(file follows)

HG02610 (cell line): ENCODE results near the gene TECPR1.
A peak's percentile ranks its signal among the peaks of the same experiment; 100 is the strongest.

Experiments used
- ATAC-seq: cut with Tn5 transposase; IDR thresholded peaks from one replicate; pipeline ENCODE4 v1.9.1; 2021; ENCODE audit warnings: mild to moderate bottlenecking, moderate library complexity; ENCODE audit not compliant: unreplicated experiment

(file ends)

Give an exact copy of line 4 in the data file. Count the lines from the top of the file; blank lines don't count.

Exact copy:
- ATAC-seq: cut with Tn5 transposase; IDR thresholded peaks from one replicate; pipeline ENCODE4 v1.9.1; 2021; ENCODE audit warnings: mild to moderate bottlenecking, moderate library complexity; ENCODE audit not compliant: unreplicated experiment